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Addressing knowledge gaps to better protect unique landforms and their wealth of hidden biodiversity.
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Water availability, distribution, quality and quantity are critical habitat elements for fish and other water-dependent species. Furthermore, the availability of water is also a pre-requisite for a number of human activities. The density of weather and hydrology observation sites on the North Slope is orders of magnitude less than in other parts of the U.S., making it difficult to document hydrologic trends and develop accurate predictive models where water is a key input. The information that does exist is scattered among many entities, and varies in format. This multi-year data rescue effort project brings together these scarce and scattered hydrology data sets, including high-priority datasets held by the Bureau...
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The Integrated Ecosystem Model is designed to help resource managers understand the nature and expected rate of landscape change. Maps and other products generated by the IEM will illustrate how arctic and boreal landscapes are expected to alter due to climate-driven changes to vegetation, disturbance, hydrology, and permafrost. The products will also provide resource managers with an understanding of the uncertainty in the expected outcomes.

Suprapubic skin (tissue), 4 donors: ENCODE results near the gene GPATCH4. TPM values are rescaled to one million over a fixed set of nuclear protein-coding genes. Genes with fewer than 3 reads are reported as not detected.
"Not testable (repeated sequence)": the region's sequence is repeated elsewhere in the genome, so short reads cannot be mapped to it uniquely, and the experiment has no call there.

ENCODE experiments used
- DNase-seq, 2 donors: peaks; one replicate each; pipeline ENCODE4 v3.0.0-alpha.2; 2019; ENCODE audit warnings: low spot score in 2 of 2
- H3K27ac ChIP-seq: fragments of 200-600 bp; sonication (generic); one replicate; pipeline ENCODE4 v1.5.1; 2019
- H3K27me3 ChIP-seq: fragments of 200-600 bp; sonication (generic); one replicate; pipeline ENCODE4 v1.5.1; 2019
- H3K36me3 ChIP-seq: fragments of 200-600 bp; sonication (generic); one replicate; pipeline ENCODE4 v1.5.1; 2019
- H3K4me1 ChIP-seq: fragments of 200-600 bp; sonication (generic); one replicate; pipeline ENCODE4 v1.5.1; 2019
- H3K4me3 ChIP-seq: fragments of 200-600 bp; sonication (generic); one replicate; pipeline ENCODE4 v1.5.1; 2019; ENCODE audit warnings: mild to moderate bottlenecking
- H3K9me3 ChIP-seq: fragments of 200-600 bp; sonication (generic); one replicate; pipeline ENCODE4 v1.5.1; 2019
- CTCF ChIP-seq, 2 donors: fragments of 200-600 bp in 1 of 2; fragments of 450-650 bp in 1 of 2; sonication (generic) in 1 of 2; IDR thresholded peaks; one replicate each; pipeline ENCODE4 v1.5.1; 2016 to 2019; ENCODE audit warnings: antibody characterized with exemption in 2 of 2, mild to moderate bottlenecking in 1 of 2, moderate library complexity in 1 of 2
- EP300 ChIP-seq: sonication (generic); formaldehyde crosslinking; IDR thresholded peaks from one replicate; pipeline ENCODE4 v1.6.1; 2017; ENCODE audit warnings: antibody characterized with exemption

Open Woodlands Used generally to describe low density forests, open woodland ecosystems contain widely spaced trees whose crowns do not touch, causing for an open canopy, insignificant midstory canopy layer, sparse understory and where groundcover is the most obvious feature of the landscape dominated by diverseflora (grasses, forbes, sedges). Open Woodlands provide habitat for a diverse mix of wildlife species, several of which are of conservation concern, such as Red Headed Woodpecker, Prairie Warbler, Kentucky Warbler, Northern Bobwhite and Eastern Red Bat. Predicted climate change will largely impact changes in temperature and moisture availability in open woodlands systems, likely having a cascading effect...
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A high spatial resolution storm surge model was developed for the YK Delta area to assess biological impacts of storm surges under current and future climates. Storm surges are expected to be more frequent and more severe in the YK Delta area due to climate change and sea level rise. The biological impacts in the YK Delta due to the changed storm surges could be extreme.The model was assessed with respect to measured water level data at the coast and, where available, spatial extent of inundation, for 6 storms from the period 1992 to 2011. In total, inundation projections from 9 historical storms (5 from the assessment + 4 others) were developed. For each storm, an spatial inundation index (time-integral of water...